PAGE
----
One of the greatest guides to the concept of continuity in a specific series is The DisContinuity Guide: The Unofficial Doctor Who Companion by Paul Cornell, Martin Day and Keith Topping, first put out in 1995. From my point of view the genius of this work is in the way the authors peel back the layers of a complex text like Doctor Who, and start back at the beginning, when we didn’t know anything about the series or what it would eventually evolve into.
This allows us to see the ways in which the universe was expanded, sometimes carefully, often times not. We get to see undeveloped themes and the earliest examples of new themes.
Like an evolutionary biologist studying our small, brown furred burrowing human ancestors, we get a look at the way things were without the baggage of the way things are.
Marvel Comics DisContinuity 004
The Coming of… Sub-Mariner!
On the Trail of the Human Torch!
Enter the Sub-Mariner!
Let the World Beware!
Return to the Deep!
Publication Date/On Sale Date :
When the Sub-Mariner meets the Human Torch, he doesn’t seem to remember that he met another Human Torch, Jim Hammond, years ago in Marvel Mystery Comics #8 and subsequent issues. Perhaps this is an aftereffect of his amnesia.
Namor: Revenge!! I’m talking about the revenge I shall have for the destruction of my undersea kingdom!!
Johnny: I hate to say it, Thing… but, I’m proud of you!
Ben: Big deal! That, and a dime, will get me a cup of coffee!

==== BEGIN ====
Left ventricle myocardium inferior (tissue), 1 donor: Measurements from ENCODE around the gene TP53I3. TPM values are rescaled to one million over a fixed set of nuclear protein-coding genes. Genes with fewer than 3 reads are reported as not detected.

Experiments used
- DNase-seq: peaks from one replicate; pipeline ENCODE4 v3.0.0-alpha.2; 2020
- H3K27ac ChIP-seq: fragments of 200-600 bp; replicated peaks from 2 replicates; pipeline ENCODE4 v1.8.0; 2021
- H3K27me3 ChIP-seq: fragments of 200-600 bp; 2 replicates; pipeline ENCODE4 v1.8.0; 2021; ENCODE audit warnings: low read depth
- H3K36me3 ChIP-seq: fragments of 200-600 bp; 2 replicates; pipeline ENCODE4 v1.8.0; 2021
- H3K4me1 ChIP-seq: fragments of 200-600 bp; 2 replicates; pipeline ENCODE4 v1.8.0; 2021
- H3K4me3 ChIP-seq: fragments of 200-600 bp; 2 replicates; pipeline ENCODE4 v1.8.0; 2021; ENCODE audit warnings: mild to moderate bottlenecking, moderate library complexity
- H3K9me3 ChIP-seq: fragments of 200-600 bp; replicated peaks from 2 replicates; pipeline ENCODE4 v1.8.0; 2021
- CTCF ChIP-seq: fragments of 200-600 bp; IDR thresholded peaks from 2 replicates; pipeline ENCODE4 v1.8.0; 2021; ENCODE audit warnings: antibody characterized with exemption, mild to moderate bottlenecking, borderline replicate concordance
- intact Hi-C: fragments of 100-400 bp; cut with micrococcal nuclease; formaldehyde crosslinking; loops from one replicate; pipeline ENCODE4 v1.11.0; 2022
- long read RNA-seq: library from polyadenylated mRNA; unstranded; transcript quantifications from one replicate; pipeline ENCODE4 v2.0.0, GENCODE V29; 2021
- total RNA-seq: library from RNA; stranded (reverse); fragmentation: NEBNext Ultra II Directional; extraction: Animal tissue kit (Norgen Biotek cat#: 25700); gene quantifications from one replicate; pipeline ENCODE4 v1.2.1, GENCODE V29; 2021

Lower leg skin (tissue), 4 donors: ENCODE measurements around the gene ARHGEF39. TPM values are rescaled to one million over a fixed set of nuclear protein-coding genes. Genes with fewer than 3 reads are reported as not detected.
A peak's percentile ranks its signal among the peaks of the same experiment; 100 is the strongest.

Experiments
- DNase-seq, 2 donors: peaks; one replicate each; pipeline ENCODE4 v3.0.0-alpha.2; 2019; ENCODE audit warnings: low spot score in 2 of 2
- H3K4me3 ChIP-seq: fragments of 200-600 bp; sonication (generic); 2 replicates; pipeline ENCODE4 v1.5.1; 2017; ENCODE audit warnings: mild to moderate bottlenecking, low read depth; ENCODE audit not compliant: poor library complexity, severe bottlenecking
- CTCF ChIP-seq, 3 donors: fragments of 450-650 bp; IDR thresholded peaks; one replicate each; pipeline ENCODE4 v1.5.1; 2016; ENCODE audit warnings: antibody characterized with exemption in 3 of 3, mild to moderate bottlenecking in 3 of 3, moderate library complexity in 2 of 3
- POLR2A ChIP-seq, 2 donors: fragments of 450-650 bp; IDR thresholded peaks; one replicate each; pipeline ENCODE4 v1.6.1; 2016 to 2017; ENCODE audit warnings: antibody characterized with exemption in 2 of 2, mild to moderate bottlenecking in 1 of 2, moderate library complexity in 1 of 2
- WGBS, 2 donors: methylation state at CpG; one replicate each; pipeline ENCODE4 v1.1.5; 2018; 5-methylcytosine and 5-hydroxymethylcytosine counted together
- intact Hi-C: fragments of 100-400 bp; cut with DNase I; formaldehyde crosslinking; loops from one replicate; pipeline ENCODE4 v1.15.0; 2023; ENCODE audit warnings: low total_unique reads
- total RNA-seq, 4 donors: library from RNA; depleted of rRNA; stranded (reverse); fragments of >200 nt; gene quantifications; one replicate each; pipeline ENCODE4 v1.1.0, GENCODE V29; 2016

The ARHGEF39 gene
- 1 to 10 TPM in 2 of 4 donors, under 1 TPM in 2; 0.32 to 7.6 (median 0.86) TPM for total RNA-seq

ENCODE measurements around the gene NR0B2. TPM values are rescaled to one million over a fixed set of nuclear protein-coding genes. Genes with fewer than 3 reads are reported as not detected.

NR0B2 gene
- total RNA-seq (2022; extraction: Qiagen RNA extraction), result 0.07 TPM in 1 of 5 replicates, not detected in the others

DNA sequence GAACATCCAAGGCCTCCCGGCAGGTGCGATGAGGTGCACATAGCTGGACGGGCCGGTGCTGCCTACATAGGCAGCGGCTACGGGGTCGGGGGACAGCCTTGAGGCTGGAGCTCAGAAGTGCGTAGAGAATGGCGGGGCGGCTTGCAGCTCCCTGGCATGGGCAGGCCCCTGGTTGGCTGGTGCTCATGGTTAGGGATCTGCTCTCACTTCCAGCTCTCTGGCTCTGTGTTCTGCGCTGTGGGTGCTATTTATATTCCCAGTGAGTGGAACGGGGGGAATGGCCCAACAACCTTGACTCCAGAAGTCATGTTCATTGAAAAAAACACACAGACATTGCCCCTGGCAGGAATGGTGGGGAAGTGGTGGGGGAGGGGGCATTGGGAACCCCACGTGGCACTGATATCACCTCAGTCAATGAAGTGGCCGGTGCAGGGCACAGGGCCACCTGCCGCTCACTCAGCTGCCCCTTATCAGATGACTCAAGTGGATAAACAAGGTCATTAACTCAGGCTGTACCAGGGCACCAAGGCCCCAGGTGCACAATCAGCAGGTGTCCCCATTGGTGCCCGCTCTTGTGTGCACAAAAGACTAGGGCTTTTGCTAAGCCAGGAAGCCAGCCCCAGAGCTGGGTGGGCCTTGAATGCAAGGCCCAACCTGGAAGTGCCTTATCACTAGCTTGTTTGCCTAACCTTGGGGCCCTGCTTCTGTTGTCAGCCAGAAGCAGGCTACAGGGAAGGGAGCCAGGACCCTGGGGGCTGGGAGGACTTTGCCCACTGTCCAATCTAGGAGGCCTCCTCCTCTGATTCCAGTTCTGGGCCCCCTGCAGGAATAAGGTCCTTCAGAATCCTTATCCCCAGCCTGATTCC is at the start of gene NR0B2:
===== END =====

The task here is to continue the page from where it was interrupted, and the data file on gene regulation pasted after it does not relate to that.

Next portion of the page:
Sue: “This is the first time (sob) that the Torch’s section (of the Fantasticar) has been left behind.”
Caption: “No, Namor, Prince of the sea, isn’t quite human– for his race was old when the stars were young!”
|Note the way Namor grips that sea-horn.|
When Reed recaps the previous issue, he leaves out the fact that the giant monster brought to life wasn’t actually brought to life at all, but made to seem to come to life via the hypnosis of the Miracle Man. Also, Reed seems to think that the Torch is also on the run from the police and the army. There’s a panel of the Torch melting through steel walls from Fantastic Four #2, but in reality all those misunderstandings with the authorities were resolved by that issues end, so Reed comes off as rather confused.
Namor, the Sub-Mariner, hasn’t been seen in comics since Sub-Mariner Comics #42, in 1955, seven years previous.